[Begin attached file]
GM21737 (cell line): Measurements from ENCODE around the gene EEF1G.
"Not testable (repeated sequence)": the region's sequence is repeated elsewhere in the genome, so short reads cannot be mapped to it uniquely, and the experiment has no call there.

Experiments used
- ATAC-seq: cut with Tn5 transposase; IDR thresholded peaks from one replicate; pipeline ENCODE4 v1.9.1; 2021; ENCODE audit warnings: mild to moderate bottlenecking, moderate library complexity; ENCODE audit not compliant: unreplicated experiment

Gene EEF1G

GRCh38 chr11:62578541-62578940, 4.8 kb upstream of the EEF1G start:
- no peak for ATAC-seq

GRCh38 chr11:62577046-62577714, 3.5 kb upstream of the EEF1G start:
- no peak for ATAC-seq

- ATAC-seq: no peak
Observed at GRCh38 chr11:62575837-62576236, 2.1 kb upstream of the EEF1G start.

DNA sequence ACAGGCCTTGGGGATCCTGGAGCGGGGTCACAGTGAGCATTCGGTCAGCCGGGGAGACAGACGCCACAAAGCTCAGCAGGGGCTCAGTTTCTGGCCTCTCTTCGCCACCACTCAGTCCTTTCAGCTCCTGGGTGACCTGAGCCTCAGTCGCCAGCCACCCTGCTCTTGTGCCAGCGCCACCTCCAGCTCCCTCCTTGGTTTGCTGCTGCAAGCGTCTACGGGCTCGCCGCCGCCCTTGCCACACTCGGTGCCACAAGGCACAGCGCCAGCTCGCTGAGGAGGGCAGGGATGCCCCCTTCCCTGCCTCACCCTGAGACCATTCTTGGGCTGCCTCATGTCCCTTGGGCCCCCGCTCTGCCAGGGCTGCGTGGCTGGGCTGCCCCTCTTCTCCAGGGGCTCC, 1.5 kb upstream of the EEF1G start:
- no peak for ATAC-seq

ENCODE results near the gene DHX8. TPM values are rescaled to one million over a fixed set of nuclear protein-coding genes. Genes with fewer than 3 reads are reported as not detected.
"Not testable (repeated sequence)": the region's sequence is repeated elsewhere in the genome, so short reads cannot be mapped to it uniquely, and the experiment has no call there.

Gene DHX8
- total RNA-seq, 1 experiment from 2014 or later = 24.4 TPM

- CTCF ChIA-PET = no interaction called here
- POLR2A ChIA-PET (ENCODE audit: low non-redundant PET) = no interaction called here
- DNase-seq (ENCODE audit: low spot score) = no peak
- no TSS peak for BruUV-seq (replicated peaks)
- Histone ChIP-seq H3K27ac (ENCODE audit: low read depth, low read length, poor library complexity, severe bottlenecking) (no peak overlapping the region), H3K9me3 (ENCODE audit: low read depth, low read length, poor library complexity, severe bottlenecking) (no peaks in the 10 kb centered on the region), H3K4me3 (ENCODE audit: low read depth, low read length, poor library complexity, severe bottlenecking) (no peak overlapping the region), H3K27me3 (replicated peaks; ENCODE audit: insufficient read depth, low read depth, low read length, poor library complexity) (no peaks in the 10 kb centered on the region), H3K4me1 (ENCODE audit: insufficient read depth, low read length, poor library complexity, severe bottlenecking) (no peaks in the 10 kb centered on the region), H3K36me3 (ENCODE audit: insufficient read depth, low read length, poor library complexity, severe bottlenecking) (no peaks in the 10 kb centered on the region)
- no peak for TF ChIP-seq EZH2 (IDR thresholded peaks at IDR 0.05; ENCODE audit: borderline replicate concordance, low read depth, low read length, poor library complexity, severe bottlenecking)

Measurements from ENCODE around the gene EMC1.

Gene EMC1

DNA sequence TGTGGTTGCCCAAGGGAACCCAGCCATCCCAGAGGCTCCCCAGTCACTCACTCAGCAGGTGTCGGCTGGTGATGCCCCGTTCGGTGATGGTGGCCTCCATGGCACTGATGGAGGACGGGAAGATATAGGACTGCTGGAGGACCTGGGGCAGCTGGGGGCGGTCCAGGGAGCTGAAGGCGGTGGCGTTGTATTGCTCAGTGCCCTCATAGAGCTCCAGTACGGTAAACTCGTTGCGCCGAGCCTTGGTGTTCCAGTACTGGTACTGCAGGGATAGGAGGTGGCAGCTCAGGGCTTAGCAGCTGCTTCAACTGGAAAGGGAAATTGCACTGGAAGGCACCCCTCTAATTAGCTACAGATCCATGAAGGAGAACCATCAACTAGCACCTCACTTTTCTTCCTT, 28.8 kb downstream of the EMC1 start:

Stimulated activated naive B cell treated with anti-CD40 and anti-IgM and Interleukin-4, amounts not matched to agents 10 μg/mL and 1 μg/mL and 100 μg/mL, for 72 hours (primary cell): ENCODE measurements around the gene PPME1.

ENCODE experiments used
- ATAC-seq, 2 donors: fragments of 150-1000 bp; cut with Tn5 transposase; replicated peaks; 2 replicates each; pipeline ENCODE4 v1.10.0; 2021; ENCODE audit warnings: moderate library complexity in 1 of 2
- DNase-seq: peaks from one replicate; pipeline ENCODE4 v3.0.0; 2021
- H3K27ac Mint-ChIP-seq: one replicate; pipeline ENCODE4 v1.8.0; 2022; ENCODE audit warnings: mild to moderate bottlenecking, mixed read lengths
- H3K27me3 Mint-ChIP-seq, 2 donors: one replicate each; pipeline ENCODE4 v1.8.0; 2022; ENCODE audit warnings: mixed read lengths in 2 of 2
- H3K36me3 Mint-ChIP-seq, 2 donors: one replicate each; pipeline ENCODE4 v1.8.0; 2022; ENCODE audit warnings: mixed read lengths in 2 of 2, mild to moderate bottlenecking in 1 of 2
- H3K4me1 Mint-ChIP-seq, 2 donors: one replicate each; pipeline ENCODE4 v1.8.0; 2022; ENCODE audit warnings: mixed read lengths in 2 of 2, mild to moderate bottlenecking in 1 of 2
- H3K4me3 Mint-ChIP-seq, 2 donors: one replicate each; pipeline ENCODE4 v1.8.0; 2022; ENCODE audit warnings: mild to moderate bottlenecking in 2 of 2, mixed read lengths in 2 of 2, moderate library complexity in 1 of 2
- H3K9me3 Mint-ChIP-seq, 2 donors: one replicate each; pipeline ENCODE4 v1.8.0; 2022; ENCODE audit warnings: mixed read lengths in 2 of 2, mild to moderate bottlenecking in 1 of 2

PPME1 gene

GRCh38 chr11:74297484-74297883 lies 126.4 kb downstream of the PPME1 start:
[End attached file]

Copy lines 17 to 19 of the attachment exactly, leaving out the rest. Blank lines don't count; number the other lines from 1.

- total RNA-seq, 1 experiment from 2014 or later = 24.4 TPM

- CTCF ChIA-PET = no interaction called here
- POLR2A ChIA-PET (ENCODE audit: low non-redundant PET) = no interaction called here